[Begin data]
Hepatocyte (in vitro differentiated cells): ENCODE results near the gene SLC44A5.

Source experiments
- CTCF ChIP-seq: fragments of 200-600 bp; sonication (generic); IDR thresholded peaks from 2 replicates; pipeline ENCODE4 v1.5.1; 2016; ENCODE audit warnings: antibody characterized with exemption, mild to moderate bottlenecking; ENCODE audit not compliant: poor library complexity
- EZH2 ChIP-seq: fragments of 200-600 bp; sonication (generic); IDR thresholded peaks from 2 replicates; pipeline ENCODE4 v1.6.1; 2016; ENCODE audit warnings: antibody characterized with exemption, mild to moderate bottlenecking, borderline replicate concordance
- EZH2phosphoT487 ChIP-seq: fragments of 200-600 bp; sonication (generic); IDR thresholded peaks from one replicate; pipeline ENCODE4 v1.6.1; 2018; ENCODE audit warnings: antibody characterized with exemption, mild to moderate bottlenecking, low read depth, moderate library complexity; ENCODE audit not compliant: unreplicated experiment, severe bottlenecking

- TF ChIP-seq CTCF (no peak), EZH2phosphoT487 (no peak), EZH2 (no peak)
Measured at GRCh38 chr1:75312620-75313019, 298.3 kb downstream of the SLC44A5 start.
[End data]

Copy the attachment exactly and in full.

Hepatocyte (in vitro differentiated cells): ENCODE results near the gene SLC44A5.

Source experiments
- CTCF ChIP-seq: fragments of 200-600 bp; sonication (generic); IDR thresholded peaks from 2 replicates; pipeline ENCODE4 v1.5.1; 2016; ENCODE audit warnings: antibody characterized with exemption, mild to moderate bottlenecking; ENCODE audit not compliant: poor library complexity
- EZH2 ChIP-seq: fragments of 200-600 bp; sonication (generic); IDR thresholded peaks from 2 replicates; pipeline ENCODE4 v1.6.1; 2016; ENCODE audit warnings: antibody characterized with exemption, mild to moderate bottlenecking, borderline replicate concordance
- EZH2phosphoT487 ChIP-seq: fragments of 200-600 bp; sonication (generic); IDR thresholded peaks from one replicate; pipeline ENCODE4 v1.6.1; 2018; ENCODE audit warnings: antibody characterized with exemption, mild to moderate bottlenecking, low read depth, moderate library complexity; ENCODE audit not compliant: unreplicated experiment, severe bottlenecking

- TF ChIP-seq CTCF (no peak), EZH2phosphoT487 (no peak), EZH2 (no peak)
Measured at GRCh38 chr1:75312620-75313019, 298.3 kb downstream of the SLC44A5 start.